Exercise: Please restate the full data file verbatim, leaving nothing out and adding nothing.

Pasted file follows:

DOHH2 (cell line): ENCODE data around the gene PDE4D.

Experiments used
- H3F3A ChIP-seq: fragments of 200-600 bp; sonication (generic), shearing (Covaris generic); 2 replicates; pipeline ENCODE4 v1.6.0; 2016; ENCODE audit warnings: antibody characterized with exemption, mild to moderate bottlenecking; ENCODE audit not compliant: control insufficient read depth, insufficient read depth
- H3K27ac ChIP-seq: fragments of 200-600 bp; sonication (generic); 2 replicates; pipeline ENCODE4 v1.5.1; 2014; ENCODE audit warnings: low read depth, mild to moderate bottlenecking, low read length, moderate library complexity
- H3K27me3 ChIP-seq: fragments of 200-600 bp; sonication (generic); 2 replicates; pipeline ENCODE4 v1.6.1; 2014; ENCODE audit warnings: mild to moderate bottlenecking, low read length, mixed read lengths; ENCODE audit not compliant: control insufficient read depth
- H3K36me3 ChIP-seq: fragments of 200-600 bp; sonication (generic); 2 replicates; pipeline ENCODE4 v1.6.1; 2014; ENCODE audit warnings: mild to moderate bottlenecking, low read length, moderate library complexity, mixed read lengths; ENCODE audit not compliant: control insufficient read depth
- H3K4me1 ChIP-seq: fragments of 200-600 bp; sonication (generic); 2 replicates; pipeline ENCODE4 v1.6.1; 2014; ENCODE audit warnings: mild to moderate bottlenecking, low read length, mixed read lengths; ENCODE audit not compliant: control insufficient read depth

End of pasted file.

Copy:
DOHH2 (cell line): ENCODE data around the gene PDE4D.

Experiments used
- H3F3A ChIP-seq: fragments of 200-600 bp; sonication (generic), shearing (Covaris generic); 2 replicates; pipeline ENCODE4 v1.6.0; 2016; ENCODE audit warnings: antibody characterized with exemption, mild to moderate bottlenecking; ENCODE audit not compliant: control insufficient read depth, insufficient read depth
- H3K27ac ChIP-seq: fragments of 200-600 bp; sonication (generic); 2 replicates; pipeline ENCODE4 v1.5.1; 2014; ENCODE audit warnings: low read depth, mild to moderate bottlenecking, low read length, moderate library complexity
- H3K27me3 ChIP-seq: fragments of 200-600 bp; sonication (generic); 2 replicates; pipeline ENCODE4 v1.6.1; 2014; ENCODE audit warnings: mild to moderate bottlenecking, low read length, mixed read lengths; ENCODE audit not compliant: control insufficient read depth
- H3K36me3 ChIP-seq: fragments of 200-600 bp; sonication (generic); 2 replicates; pipeline ENCODE4 v1.6.1; 2014; ENCODE audit warnings: mild to moderate bottlenecking, low read length, moderate library complexity, mixed read lengths; ENCODE audit not compliant: control insufficient read depth
- H3K4me1 ChIP-seq: fragments of 200-600 bp; sonication (generic); 2 replicates; pipeline ENCODE4 v1.6.1; 2014; ENCODE audit warnings: mild to moderate bottlenecking, low read length, mixed read lengths; ENCODE audit not compliant: control insufficient read depth